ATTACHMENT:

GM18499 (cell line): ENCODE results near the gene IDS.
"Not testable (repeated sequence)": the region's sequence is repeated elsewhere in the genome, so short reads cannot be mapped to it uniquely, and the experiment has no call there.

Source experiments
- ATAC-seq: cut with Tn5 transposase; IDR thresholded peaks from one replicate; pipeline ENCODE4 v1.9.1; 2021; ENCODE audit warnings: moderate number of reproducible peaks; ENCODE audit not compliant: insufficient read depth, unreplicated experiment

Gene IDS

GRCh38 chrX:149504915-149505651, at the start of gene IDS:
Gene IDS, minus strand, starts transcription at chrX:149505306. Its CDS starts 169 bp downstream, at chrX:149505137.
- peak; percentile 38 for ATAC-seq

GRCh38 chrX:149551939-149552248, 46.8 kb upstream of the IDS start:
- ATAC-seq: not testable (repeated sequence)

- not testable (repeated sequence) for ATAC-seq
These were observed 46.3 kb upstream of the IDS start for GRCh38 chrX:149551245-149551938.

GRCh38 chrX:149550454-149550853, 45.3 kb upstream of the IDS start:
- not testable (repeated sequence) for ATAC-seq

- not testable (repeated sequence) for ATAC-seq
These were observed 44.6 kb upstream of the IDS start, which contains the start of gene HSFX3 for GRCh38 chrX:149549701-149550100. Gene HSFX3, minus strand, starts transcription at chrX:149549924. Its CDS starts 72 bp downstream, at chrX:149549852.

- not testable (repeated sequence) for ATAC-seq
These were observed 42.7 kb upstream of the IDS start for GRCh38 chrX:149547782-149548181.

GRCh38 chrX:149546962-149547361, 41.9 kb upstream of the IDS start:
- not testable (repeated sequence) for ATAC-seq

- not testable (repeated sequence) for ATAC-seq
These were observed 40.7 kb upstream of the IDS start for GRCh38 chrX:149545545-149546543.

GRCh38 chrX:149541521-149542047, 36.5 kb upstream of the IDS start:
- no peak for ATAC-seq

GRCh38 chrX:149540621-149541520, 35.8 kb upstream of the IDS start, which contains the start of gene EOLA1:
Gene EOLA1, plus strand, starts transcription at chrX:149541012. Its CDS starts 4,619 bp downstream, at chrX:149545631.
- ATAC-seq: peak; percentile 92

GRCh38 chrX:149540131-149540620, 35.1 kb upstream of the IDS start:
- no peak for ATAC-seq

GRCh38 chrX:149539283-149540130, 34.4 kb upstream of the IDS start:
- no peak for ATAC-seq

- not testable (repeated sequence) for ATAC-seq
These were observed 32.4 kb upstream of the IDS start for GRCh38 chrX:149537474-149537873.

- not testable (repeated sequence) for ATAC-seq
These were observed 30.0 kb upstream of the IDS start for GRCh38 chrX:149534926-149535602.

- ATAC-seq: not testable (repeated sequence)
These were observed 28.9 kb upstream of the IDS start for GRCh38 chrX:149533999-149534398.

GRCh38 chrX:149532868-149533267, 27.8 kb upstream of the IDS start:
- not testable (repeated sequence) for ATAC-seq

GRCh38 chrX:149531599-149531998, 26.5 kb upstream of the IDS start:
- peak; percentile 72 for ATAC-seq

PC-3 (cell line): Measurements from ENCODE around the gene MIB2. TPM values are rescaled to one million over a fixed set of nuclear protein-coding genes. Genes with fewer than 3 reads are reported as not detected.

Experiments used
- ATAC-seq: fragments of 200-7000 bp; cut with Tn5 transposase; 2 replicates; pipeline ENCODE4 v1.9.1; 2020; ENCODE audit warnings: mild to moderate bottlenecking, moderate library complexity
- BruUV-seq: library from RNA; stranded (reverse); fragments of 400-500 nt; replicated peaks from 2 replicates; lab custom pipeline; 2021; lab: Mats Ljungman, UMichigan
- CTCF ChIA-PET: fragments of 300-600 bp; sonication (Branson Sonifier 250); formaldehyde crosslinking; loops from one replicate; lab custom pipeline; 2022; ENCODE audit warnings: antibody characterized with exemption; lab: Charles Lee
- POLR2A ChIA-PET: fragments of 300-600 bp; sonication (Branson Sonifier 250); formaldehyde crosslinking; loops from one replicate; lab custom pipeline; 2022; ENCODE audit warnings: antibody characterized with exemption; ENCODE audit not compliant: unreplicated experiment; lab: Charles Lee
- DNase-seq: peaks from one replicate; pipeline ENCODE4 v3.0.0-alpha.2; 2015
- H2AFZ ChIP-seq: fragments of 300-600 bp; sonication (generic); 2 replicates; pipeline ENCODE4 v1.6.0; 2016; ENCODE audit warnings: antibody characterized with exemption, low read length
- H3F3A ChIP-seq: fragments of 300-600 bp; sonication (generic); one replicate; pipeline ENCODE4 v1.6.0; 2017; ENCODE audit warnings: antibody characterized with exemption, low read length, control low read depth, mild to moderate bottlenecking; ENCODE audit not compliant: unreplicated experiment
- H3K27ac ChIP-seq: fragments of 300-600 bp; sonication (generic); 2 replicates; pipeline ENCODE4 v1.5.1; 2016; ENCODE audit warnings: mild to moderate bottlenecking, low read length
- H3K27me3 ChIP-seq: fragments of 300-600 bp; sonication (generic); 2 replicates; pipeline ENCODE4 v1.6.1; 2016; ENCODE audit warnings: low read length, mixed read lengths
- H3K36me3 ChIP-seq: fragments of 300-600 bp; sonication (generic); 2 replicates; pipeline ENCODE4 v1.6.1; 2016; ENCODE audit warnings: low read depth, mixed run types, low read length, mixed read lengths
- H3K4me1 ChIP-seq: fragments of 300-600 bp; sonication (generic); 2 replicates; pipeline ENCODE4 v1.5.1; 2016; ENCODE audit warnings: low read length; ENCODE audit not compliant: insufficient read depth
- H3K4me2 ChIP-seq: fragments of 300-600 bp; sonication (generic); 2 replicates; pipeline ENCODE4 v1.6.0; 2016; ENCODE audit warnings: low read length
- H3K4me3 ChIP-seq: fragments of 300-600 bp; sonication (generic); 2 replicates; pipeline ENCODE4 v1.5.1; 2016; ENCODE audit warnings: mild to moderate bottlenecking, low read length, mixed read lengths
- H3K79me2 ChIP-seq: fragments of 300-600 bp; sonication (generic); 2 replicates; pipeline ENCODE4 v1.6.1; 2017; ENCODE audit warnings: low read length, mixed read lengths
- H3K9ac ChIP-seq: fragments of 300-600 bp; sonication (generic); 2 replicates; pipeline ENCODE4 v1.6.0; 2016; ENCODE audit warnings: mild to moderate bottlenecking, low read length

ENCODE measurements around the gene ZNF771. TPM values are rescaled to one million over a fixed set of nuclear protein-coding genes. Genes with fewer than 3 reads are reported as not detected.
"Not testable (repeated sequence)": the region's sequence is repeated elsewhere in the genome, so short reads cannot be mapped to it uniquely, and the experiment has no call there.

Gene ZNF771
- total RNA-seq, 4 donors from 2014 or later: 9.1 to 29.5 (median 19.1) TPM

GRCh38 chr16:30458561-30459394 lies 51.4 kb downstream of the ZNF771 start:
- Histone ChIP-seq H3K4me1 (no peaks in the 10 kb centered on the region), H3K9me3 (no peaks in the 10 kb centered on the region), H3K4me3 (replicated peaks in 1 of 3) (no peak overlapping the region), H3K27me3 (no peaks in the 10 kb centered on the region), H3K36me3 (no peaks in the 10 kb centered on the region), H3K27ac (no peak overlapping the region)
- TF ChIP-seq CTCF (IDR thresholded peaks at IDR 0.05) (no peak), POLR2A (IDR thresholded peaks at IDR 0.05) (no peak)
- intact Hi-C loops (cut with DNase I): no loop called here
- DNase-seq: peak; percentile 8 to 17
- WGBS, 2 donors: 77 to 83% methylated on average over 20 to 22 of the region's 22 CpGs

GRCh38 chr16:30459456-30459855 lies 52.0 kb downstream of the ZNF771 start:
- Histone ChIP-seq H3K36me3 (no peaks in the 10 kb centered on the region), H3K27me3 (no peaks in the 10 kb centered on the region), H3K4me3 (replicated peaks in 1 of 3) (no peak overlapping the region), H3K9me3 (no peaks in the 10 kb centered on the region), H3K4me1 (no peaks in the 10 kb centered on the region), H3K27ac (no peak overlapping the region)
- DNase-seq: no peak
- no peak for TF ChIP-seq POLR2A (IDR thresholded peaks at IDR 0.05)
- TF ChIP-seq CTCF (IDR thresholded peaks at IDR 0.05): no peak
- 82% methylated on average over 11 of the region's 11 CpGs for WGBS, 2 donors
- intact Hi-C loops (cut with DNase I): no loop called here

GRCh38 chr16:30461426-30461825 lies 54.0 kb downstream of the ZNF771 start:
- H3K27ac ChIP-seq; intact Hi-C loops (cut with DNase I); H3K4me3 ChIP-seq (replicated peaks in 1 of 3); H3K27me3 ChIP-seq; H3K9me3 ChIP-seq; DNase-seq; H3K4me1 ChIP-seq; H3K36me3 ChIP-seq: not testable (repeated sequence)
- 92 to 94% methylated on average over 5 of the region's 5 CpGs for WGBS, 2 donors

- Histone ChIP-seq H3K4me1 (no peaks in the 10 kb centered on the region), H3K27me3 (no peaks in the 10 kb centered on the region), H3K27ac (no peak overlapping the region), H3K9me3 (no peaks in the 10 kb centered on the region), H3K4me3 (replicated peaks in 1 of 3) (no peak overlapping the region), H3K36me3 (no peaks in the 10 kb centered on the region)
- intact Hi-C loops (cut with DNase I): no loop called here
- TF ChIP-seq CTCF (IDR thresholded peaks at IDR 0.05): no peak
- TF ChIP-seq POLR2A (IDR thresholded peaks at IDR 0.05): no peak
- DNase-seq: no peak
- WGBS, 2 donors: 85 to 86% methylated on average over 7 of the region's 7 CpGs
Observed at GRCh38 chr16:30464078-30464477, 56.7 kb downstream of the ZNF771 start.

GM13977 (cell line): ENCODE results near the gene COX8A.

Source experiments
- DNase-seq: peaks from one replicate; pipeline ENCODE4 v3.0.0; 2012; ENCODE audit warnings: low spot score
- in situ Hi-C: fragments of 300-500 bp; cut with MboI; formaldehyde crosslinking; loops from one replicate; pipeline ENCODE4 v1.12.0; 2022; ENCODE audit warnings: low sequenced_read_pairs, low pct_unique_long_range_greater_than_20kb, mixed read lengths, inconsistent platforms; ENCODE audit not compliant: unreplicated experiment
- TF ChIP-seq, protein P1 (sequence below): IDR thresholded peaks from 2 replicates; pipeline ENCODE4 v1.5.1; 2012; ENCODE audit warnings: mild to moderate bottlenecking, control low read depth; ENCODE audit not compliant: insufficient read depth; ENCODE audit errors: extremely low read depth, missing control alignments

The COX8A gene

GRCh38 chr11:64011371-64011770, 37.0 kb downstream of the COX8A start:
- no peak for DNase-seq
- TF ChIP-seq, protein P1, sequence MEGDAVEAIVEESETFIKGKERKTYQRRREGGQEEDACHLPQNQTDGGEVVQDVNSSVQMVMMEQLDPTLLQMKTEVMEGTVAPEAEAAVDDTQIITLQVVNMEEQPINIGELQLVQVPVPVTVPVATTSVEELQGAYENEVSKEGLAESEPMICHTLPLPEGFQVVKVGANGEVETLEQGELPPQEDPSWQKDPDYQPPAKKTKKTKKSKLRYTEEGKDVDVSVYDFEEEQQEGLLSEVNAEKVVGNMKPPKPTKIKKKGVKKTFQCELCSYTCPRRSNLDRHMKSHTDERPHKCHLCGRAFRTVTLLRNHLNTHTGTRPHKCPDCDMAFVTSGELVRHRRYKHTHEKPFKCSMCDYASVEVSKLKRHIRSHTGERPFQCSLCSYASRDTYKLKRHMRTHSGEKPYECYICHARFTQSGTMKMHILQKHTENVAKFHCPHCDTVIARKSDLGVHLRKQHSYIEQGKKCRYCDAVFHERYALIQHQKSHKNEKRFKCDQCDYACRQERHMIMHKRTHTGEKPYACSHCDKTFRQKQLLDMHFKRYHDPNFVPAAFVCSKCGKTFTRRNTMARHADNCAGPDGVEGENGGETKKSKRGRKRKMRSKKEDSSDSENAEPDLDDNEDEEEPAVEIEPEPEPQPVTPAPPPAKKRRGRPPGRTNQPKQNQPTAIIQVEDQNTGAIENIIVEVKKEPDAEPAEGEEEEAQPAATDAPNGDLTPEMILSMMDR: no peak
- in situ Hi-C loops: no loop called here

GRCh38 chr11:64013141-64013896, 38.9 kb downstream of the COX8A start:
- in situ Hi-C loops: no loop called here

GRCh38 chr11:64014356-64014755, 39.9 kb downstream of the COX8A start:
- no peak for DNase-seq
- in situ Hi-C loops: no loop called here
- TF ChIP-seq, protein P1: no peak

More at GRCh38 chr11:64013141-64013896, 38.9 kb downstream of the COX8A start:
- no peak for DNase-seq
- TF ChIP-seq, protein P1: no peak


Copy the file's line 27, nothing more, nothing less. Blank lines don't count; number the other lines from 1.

- ATAC-seq: peak; percentile 92